After that big lumps would just fall off now and then. :mad:
    Funny what you can do if you don't know that it can't be done!! :gig:
    Another thing I learned, someone told me you could buy 'talc' in big bags for much less than the cost of Microballoon to use as a filler if weight was not a problem (it's a plug remember) what they didn't tell me was that the day after it's cured, it's like CONCRETE!
    It's OK if you are working full time on assorted bits so that, half an hour after the poly and talc has cured, you can start hand shaping it with 80 grit sticks.
    But lay up something one night during the week, then come back on the weekend and try to sand it, and you need a Jack Hammer!! :eek:
    Till next time,
    Arthur.
     
  6. Aug 16, 2005 #6

    orion

    orion

    orion

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    For future reference, as Pylon discovered MEKP catalyzed polyester resin based filler will not stick to epoxy (or anything else that's not polyester based for that matter). However, we know that fillers such as Bondo, Ultra-Light Filler, etc. will stick to many surfaces, even the epoxy. The difference is the catalyst. Commercial fillers are catalyzed with a BPO paste - if you therefore modify your polyester resin by adding a bit of the correct promoter, you will be able to catalyze with the paste as with the commercial products and thus get the home-made polyester based filler to stick, even to the epoxy.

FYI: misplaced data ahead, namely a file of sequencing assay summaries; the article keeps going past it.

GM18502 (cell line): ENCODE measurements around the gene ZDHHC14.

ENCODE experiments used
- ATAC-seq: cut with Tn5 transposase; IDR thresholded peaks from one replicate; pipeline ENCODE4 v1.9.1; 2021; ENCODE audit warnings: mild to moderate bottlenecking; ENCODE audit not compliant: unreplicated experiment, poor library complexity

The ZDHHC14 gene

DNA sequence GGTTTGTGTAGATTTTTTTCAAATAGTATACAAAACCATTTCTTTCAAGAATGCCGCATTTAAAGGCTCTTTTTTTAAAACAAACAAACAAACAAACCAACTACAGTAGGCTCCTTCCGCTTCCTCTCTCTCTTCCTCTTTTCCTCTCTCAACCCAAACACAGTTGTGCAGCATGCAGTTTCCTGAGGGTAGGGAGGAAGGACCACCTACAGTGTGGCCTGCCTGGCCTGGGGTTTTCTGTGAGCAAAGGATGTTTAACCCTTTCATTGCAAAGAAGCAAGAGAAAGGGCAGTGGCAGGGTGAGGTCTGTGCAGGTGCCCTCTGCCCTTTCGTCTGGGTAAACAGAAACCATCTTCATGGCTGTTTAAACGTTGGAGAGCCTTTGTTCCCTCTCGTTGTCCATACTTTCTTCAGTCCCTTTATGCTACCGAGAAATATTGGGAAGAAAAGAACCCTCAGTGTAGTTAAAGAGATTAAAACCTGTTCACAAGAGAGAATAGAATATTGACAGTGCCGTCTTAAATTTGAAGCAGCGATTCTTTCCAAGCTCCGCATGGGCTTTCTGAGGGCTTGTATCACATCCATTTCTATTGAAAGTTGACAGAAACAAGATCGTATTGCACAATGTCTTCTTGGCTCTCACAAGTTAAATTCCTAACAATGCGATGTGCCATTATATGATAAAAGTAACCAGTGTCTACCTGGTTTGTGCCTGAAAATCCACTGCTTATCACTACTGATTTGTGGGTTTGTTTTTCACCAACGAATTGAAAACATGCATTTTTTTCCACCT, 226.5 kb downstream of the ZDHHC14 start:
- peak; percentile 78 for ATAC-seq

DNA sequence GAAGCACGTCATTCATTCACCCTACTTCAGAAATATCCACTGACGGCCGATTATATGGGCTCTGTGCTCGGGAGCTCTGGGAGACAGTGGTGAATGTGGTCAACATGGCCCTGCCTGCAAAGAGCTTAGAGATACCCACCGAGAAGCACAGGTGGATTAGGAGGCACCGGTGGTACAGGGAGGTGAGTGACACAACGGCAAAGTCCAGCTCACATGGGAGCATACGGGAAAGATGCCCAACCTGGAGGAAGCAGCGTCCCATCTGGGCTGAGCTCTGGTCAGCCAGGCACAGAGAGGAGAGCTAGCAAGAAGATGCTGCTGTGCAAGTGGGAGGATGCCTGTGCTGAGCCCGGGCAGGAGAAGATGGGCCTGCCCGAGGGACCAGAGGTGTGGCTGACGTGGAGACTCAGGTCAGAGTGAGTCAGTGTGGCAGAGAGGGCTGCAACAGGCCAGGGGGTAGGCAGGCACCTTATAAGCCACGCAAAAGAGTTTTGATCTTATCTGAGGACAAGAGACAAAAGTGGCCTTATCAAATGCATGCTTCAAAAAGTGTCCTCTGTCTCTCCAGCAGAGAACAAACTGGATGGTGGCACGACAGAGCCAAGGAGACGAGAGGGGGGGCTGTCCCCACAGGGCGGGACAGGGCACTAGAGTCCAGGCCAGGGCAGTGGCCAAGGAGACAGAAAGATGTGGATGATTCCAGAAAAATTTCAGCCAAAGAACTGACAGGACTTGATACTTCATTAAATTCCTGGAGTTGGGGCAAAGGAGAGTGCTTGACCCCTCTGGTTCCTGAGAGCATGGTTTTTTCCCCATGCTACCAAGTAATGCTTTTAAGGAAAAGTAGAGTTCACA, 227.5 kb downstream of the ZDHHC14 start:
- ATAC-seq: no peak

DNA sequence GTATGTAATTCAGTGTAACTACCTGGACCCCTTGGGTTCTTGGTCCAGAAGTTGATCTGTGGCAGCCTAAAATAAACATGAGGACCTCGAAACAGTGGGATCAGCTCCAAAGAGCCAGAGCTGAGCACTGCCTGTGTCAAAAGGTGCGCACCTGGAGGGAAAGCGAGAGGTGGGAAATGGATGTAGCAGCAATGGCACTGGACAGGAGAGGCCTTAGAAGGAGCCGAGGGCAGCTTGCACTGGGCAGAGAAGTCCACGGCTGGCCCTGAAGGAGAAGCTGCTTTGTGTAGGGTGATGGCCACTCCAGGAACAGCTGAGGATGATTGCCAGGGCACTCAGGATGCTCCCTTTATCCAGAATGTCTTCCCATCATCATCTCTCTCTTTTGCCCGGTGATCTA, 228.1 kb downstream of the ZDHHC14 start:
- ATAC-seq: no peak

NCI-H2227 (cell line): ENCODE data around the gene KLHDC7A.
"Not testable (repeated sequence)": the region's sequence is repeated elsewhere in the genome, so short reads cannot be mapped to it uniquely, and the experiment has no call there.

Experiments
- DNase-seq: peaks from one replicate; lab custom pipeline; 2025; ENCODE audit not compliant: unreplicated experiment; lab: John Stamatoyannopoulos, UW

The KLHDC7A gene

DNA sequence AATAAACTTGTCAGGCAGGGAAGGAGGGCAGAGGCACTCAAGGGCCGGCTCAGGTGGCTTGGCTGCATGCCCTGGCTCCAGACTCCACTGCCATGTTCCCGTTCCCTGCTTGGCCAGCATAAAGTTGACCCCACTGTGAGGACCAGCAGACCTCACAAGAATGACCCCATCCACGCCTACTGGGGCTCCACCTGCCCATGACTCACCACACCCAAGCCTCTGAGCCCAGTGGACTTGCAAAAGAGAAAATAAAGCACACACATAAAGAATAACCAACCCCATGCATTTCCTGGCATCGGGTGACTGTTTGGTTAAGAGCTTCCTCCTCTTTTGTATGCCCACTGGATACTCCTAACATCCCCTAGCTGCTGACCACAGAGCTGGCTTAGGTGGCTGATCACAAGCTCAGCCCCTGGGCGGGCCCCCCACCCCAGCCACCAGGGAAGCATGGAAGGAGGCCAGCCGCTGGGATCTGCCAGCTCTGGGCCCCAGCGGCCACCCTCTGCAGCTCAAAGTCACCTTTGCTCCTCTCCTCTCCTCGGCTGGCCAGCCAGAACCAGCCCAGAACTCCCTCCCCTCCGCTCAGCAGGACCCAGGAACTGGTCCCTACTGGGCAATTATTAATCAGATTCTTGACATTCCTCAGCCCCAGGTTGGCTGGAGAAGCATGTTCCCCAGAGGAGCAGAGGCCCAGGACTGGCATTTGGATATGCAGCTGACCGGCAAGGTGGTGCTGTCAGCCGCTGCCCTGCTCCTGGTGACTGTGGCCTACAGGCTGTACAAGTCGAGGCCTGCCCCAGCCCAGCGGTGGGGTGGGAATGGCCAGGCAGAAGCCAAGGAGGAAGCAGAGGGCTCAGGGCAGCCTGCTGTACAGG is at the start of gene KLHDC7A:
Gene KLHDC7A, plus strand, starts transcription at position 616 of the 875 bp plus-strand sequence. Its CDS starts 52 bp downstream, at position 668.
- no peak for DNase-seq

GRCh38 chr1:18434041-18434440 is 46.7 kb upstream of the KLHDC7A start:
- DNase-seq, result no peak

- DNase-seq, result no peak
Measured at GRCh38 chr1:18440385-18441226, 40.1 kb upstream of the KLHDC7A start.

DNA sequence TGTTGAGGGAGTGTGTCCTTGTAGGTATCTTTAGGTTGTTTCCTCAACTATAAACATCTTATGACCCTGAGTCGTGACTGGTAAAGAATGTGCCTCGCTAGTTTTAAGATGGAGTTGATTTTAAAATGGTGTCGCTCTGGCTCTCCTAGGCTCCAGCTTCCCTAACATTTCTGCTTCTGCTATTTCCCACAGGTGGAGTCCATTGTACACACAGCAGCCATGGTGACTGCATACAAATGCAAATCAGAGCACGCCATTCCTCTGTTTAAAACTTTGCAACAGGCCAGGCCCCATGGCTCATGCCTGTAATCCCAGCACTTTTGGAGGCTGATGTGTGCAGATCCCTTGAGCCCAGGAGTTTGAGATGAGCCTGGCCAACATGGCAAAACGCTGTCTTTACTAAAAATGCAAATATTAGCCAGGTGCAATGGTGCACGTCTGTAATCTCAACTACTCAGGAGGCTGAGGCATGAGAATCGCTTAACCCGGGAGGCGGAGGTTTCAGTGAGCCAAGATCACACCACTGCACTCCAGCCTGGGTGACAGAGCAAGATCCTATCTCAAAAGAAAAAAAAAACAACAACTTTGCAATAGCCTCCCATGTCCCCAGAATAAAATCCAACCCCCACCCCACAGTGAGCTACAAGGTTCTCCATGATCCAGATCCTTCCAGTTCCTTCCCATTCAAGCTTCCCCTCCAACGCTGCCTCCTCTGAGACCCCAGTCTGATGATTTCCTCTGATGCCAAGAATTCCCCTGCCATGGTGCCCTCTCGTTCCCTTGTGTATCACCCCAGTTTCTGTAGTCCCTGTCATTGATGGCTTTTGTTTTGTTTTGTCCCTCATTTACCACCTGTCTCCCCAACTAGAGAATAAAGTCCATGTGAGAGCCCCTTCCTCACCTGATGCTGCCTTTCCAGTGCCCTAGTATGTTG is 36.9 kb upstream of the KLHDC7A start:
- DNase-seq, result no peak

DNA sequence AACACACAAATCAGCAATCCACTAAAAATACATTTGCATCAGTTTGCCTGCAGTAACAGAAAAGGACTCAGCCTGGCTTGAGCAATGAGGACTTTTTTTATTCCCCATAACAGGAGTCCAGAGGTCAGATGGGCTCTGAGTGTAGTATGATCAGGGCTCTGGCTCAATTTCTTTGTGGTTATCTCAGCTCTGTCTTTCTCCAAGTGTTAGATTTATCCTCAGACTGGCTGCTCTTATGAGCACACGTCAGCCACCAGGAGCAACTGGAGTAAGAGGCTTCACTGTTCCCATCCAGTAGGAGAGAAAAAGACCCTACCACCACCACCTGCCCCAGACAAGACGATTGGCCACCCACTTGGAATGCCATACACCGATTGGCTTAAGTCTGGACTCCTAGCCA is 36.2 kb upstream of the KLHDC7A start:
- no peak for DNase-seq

Polyester and Vinylester resins are promoted with two compounds. One is a very deep blue liquid that is generally refered to as CoNap or Cobalt. The other is DMA (Dimethylaniline), which is a clear liquid that has probably the worst smell you've ever come across (and is classified as a rather serious poison - so handle carefully). For the resin that I use, it takes a bit more DMA promoter in the mix to allow the resin to be catalyzed with the BPO paste. The amount of the DMA promoter should be measured carefully, preferrably in larger batches (5-gallons at a time or more) since the numbers we're talking about are very small fractions of a percent.

    To get the necessary formulations, it is best to get a promoting and catalyzing schedule from your distributor, since each resin will have slightly different requirements.

    To stick to the epoxy, it would be beneficial to use peel-ply on the last layer of the laminate so that the surface is prepped and ready for the filler (after you take the peel-ply off of course). If you don't use peel-ply, then you'll have to sand the epoxy surface a bit to aid the adhesion. Depending on application, and if the laminate is not structural, it is sometimes best to sand far enough down to just barely expose the fibers of the underlying laminate fabric. Then the polyester has something physical to hold onto, above and beyond just the basic molecular attachment achieved in chemical bonding.
     
  7. Aug 16, 2005 #7

    dustind

    dustind

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    I love the airplane pylon500.